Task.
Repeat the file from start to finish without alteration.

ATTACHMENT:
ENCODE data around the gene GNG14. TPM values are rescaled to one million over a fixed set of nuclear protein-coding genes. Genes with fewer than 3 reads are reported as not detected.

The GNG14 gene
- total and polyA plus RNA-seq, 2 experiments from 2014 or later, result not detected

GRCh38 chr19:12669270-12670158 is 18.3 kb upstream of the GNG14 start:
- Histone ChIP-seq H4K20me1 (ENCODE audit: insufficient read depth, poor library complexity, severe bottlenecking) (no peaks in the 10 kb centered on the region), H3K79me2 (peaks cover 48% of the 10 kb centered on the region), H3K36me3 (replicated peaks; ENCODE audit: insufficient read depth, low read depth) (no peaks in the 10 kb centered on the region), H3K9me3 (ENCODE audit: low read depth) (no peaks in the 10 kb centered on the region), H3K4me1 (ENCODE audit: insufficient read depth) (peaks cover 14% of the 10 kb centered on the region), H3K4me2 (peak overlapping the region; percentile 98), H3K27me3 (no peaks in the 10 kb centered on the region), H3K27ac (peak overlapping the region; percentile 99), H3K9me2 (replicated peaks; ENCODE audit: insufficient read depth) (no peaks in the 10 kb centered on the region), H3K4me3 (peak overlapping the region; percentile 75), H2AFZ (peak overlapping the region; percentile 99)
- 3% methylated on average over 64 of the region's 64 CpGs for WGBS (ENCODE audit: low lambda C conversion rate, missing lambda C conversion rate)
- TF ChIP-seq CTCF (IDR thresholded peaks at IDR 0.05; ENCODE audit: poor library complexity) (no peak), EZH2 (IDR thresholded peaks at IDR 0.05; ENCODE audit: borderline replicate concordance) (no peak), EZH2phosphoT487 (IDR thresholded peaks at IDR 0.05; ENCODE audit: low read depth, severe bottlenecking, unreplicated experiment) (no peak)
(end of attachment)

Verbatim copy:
ENCODE data around the gene GNG14. TPM values are rescaled to one million over a fixed set of nuclear protein-coding genes. Genes with fewer than 3 reads are reported as not detected.

The GNG14 gene
- total and polyA plus RNA-seq, 2 experiments from 2014 or later, result not detected

GRCh38 chr19:12669270-12670158 is 18.3 kb upstream of the GNG14 start:
- Histone ChIP-seq H4K20me1 (ENCODE audit: insufficient read depth, poor library complexity, severe bottlenecking) (no peaks in the 10 kb centered on the region), H3K79me2 (peaks cover 48% of the 10 kb centered on the region), H3K36me3 (replicated peaks; ENCODE audit: insufficient read depth, low read depth) (no peaks in the 10 kb centered on the region), H3K9me3 (ENCODE audit: low read depth) (no peaks in the 10 kb centered on the region), H3K4me1 (ENCODE audit: insufficient read depth) (peaks cover 14% of the 10 kb centered on the region), H3K4me2 (peak overlapping the region; percentile 98), H3K27me3 (no peaks in the 10 kb centered on the region), H3K27ac (peak overlapping the region; percentile 99), H3K9me2 (replicated peaks; ENCODE audit: insufficient read depth) (no peaks in the 10 kb centered on the region), H3K4me3 (peak overlapping the region; percentile 75), H2AFZ (peak overlapping the region; percentile 99)
- 3% methylated on average over 64 of the region's 64 CpGs for WGBS (ENCODE audit: low lambda C conversion rate, missing lambda C conversion rate)
- TF ChIP-seq CTCF (IDR thresholded peaks at IDR 0.05; ENCODE audit: poor library complexity) (no peak), EZH2 (IDR thresholded peaks at IDR 0.05; ENCODE audit: borderline replicate concordance) (no peak), EZH2phosphoT487 (IDR thresholded peaks at IDR 0.05; ENCODE audit: low read depth, severe bottlenecking, unreplicated experiment) (no peak)